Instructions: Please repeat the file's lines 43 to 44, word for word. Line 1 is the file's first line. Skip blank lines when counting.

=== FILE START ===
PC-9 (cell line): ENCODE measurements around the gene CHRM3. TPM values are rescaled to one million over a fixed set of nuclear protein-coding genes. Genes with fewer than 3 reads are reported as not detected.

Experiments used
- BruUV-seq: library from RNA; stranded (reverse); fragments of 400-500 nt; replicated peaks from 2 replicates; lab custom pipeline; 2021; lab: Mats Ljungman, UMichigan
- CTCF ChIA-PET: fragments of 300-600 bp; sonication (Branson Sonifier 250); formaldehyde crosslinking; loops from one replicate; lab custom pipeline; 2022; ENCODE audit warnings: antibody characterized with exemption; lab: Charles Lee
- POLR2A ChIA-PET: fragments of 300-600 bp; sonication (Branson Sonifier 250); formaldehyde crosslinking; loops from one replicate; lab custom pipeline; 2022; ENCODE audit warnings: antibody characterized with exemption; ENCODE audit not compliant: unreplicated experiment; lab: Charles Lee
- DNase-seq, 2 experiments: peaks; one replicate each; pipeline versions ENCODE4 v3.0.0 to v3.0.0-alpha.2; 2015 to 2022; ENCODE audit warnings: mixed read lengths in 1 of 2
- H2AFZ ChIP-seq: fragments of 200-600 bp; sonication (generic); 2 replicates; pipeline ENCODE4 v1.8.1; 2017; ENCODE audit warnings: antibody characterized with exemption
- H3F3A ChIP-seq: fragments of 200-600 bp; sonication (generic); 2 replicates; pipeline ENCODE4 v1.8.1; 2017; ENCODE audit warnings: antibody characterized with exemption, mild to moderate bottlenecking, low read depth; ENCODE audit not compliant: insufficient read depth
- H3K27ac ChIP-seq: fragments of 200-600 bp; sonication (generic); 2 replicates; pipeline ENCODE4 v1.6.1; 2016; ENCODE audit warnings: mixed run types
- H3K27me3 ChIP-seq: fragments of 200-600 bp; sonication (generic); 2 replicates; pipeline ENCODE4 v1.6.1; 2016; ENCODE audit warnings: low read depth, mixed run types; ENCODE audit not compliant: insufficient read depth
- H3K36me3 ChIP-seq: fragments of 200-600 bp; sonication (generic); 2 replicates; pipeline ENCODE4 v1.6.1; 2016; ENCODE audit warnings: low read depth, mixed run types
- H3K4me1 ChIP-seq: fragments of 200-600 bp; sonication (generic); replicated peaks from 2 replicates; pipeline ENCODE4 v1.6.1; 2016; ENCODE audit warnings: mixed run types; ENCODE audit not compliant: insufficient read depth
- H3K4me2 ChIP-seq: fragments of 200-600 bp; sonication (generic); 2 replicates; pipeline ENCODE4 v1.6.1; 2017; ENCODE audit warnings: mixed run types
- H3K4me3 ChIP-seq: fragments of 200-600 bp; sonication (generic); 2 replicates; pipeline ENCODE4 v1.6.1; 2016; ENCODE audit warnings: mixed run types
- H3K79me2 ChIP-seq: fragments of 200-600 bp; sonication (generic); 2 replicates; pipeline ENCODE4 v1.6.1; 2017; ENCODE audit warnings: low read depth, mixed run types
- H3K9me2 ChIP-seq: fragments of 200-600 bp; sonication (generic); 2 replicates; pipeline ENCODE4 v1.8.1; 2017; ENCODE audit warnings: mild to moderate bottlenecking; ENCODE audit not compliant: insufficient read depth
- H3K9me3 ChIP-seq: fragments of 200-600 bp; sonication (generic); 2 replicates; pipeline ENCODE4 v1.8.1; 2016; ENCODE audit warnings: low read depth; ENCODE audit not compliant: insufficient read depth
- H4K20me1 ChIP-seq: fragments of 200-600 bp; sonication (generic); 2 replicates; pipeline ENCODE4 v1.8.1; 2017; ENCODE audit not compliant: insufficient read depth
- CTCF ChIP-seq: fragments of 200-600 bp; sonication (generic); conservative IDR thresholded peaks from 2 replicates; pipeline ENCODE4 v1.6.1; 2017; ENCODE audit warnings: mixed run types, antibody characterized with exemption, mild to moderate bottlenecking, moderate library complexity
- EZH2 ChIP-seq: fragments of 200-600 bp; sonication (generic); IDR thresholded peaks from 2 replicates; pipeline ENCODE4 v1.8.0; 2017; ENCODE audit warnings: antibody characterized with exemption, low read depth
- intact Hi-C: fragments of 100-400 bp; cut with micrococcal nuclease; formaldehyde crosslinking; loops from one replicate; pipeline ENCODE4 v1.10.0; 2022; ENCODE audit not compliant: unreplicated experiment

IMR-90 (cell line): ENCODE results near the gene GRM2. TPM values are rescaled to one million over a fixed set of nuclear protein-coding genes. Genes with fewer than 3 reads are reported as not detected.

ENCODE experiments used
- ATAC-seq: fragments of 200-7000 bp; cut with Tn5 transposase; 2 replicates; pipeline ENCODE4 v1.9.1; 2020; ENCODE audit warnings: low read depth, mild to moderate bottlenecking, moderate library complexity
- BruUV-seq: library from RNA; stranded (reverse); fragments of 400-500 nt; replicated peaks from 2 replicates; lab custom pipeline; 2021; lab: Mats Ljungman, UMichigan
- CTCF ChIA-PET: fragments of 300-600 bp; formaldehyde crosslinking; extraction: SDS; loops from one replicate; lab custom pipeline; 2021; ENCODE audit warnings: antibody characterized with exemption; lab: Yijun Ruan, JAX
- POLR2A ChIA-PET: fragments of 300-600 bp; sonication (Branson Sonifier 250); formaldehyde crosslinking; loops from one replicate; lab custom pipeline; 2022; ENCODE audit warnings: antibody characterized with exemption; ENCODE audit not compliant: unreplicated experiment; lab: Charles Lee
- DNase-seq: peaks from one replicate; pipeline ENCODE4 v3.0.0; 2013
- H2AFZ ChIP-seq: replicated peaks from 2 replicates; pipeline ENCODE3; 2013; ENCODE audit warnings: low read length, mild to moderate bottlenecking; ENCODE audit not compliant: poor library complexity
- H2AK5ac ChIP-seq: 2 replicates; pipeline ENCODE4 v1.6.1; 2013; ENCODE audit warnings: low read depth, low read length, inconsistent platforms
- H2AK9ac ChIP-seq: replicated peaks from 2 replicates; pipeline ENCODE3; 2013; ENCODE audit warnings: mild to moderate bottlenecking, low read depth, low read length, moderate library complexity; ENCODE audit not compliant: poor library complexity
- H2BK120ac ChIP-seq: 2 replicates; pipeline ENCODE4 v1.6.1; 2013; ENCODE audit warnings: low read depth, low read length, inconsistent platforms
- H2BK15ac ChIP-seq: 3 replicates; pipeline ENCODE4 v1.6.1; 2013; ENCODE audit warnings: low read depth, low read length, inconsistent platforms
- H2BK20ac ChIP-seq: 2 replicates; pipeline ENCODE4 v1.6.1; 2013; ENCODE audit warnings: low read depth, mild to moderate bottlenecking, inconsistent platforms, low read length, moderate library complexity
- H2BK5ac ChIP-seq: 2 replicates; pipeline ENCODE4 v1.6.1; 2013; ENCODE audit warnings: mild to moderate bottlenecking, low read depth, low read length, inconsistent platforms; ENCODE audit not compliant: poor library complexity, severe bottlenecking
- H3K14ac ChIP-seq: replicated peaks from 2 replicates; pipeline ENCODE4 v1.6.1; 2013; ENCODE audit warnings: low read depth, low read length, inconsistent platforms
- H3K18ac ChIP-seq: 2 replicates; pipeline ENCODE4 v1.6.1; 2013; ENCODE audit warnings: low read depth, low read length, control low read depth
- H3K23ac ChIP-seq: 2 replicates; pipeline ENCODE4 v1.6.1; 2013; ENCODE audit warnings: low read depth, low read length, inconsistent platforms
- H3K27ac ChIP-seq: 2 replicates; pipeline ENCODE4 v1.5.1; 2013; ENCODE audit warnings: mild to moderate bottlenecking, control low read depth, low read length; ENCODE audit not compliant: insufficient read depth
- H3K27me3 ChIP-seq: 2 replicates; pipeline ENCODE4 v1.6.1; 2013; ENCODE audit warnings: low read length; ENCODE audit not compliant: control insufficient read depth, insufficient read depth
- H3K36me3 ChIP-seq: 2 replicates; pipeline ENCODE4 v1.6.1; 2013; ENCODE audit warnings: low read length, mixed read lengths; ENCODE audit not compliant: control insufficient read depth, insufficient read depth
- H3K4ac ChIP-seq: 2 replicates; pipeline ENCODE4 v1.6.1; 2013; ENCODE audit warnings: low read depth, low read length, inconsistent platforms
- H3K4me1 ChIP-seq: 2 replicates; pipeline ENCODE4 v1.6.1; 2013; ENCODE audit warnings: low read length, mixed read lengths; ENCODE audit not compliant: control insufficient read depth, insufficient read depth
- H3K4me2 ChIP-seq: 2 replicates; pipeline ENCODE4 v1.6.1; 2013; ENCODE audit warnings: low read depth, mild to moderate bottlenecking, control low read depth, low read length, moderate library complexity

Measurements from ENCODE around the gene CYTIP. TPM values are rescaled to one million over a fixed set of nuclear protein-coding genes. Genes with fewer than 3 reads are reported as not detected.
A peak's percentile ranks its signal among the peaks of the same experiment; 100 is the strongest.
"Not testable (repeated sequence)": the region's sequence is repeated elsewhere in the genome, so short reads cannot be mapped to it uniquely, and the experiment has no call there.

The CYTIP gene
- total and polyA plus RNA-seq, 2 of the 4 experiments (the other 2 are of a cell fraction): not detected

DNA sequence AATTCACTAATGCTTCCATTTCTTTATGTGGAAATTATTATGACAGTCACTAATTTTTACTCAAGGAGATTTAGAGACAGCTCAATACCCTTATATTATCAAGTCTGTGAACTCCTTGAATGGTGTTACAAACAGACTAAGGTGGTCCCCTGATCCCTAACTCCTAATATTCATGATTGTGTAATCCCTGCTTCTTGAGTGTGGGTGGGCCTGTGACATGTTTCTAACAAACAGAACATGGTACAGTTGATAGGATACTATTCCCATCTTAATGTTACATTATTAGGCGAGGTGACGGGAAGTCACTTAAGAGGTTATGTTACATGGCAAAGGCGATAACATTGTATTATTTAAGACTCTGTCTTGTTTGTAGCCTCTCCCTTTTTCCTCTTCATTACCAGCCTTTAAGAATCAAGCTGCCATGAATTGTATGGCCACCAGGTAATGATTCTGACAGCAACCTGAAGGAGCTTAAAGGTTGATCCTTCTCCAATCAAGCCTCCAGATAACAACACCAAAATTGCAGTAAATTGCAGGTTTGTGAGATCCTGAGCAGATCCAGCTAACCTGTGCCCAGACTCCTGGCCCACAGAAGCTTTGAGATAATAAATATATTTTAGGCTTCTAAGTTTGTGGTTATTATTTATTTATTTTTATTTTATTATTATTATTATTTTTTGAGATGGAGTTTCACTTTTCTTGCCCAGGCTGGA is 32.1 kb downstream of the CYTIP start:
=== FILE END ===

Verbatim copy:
- H3K4me1 ChIP-seq: 2 replicates; pipeline ENCODE4 v1.6.1; 2013; ENCODE audit warnings: low read length, mixed read lengths; ENCODE audit not compliant: control insufficient read depth, insufficient read depth
- H3K4me2 ChIP-seq: 2 replicates; pipeline ENCODE4 v1.6.1; 2013; ENCODE audit warnings: low read depth, mild to moderate bottlenecking, control low read depth, low read length, moderate library complexity